COA: Minors’ malpractice suit can continue

The Indiana Court of Appeals ruled a medical malpractice lawsuit filed by minor children can continue after it found the suit was not untimely filed. The children were in the correct age range to trigger an exception in the Medical Malpractice Act.

Traci Leach died from lung cancer after a radiologist failed to diagnose a tumor on a CT scan. Multiple medical malpractice suits followed, but the hospital the doctor worked for was granted summary judgment in all but the children’s cases because they were untimely filed. Leach had three children with Kenneth Lockridge, Lily Lockridge, Rose Lockridge and Kenneth Lockridge Jr., and two other children from another relationship. The Lockridges and the two other children filed separate suits.

The Lockridges did not have their case dismissed because they were under six years old at the time of the alleged negligence and under eight years old before they field suit, which is allowed by the Medical Malpractice Act. The hospital filed an interlocutory appeal.

The CT scan was performed July 6, 2011, and this is the date when the alleged negligence occurred. The parties in the case didn’t file their complaint until Aug. 27, 2014, and according to the Medical Malpractice Act, lawsuits must be filed within two years of the malpractice taking place. The judges decided the trigger date is Aug. 30, 2012, when Traci learned she had cancer.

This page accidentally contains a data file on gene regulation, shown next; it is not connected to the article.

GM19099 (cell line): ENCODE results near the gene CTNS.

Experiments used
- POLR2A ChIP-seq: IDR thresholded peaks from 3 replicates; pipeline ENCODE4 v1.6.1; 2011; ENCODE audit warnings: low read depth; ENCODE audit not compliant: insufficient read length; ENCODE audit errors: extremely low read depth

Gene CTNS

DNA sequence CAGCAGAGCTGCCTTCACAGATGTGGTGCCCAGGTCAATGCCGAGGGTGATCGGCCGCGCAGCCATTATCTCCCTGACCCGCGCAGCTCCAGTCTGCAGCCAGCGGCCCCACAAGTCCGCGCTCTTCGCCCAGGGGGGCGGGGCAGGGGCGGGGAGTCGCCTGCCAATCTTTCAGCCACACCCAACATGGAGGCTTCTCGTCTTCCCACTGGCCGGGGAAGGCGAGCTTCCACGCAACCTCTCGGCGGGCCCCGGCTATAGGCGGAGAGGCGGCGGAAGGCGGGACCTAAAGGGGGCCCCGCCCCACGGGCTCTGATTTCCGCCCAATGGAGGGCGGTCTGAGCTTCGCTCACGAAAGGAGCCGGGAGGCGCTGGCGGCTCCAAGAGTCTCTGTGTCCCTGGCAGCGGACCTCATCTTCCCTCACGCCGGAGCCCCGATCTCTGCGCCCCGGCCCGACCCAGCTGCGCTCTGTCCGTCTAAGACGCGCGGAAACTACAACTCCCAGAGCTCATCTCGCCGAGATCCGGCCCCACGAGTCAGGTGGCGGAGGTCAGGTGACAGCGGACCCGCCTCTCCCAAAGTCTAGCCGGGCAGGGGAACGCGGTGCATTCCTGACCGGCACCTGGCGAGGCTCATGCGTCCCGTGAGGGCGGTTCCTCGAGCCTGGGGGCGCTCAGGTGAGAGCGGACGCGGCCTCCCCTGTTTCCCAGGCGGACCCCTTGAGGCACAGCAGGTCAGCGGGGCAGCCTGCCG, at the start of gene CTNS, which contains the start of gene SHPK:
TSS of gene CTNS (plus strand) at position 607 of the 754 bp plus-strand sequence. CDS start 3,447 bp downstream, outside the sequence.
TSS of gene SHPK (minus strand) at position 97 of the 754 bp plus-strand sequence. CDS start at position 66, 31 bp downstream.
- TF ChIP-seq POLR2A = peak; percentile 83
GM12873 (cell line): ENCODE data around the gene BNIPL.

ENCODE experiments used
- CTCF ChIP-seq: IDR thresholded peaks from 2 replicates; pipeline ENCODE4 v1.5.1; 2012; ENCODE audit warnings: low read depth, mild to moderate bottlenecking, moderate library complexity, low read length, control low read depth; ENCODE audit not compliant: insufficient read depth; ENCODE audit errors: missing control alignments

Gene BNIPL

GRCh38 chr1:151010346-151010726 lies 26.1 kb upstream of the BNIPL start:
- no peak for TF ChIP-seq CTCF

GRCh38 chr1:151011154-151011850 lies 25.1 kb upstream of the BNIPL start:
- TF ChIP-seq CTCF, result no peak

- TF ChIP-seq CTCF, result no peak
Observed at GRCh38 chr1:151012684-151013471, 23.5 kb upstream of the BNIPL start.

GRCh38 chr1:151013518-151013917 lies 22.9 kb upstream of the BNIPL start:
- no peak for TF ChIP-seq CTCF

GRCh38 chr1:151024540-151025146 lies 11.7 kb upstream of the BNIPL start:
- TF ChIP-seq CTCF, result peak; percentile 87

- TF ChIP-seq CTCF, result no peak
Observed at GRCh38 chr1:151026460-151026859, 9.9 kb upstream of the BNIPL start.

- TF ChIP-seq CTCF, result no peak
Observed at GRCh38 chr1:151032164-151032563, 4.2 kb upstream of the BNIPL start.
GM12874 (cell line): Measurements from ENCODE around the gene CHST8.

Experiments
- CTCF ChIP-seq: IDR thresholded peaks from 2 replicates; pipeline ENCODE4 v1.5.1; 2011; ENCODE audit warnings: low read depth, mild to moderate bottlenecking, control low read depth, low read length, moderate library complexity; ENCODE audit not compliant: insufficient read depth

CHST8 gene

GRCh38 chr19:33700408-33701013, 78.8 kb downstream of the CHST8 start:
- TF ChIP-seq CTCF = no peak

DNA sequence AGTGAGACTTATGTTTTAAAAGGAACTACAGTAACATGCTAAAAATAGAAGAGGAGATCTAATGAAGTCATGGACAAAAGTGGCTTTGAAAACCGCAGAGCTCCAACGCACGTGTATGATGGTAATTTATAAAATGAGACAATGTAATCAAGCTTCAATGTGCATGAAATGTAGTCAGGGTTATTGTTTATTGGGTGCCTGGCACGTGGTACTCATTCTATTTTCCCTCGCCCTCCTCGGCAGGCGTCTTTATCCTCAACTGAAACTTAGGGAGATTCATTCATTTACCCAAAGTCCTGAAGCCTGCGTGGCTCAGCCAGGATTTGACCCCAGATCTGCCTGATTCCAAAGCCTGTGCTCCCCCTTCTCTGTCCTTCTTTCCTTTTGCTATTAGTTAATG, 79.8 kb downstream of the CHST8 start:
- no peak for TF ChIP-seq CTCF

The COA held the children’s suit can take place because of the MMA exception on minor children. Judge John Baker wrote the Act does not qualify whether suits filed by minor children have to be injured by alleged negligence or can be a non-injured party bringing a derivative claim, and therefore both are acceptable under the Act.

“Our legislature could have drafted the definition of patients to exclude derivative claimants, but it elected not to do so. We are bound by the language it selected, which clearly includes derivative claimants as patients,” Baker wrote.

He also wrote that just because the rest of the suit was denied doesn’t mean the children’s suit can continue because to rule otherwise would “make an end-run around the purposes of the MMA.”

The case is Anonymous M.D. and Anonymous Hospital v. Kenneth Lockridge, on behalf of Lily Lockridge, Rose Lockridge, and Kenneth Lockridge, Jr., Minors, 39A01-1509-CT-1498.

Please enable JavaScript to view this content.

{{ articles_remaining }}
Free {{ article_text }} Remaining
{{ articles_remaining }}
Free {{ article_text }} Remaining Article limit resets on
{{ count_down }}